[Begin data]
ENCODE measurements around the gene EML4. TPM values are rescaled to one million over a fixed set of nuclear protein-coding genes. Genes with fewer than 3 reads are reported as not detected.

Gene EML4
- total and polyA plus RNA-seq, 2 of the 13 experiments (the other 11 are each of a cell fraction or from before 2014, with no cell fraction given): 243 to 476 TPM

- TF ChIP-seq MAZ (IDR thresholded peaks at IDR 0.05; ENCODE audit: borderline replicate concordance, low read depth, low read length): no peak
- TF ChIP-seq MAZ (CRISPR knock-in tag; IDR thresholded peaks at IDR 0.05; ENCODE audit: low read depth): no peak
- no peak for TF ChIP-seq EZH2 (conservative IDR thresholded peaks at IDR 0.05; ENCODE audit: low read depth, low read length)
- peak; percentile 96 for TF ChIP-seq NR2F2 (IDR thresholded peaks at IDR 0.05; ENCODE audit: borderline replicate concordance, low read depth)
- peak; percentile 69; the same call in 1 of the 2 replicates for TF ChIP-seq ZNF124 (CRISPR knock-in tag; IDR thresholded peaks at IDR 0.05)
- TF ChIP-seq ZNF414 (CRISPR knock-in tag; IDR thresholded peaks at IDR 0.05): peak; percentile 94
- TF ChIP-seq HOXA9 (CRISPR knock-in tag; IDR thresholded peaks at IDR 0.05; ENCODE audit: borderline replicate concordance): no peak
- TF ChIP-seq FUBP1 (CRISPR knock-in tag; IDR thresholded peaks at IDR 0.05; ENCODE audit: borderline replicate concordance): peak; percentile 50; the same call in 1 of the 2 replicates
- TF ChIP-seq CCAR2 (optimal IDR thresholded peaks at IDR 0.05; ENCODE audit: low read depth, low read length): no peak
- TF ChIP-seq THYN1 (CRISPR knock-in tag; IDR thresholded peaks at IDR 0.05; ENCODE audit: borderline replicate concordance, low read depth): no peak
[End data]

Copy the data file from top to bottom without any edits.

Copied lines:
ENCODE measurements around the gene EML4. TPM values are rescaled to one million over a fixed set of nuclear protein-coding genes. Genes with fewer than 3 reads are reported as not detected.

Gene EML4
- total and polyA plus RNA-seq, 2 of the 13 experiments (the other 11 are each of a cell fraction or from before 2014, with no cell fraction given): 243 to 476 TPM

- TF ChIP-seq MAZ (IDR thresholded peaks at IDR 0.05; ENCODE audit: borderline replicate concordance, low read depth, low read length): no peak
- TF ChIP-seq MAZ (CRISPR knock-in tag; IDR thresholded peaks at IDR 0.05; ENCODE audit: low read depth): no peak
- no peak for TF ChIP-seq EZH2 (conservative IDR thresholded peaks at IDR 0.05; ENCODE audit: low read depth, low read length)
- peak; percentile 96 for TF ChIP-seq NR2F2 (IDR thresholded peaks at IDR 0.05; ENCODE audit: borderline replicate concordance, low read depth)
- peak; percentile 69; the same call in 1 of the 2 replicates for TF ChIP-seq ZNF124 (CRISPR knock-in tag; IDR thresholded peaks at IDR 0.05)
- TF ChIP-seq ZNF414 (CRISPR knock-in tag; IDR thresholded peaks at IDR 0.05): peak; percentile 94
- TF ChIP-seq HOXA9 (CRISPR knock-in tag; IDR thresholded peaks at IDR 0.05; ENCODE audit: borderline replicate concordance): no peak
- TF ChIP-seq FUBP1 (CRISPR knock-in tag; IDR thresholded peaks at IDR 0.05; ENCODE audit: borderline replicate concordance): peak; percentile 50; the same call in 1 of the 2 replicates
- TF ChIP-seq CCAR2 (optimal IDR thresholded peaks at IDR 0.05; ENCODE audit: low read depth, low read length): no peak
- TF ChIP-seq THYN1 (CRISPR knock-in tag; IDR thresholded peaks at IDR 0.05; ENCODE audit: borderline replicate concordance, low read depth): no peak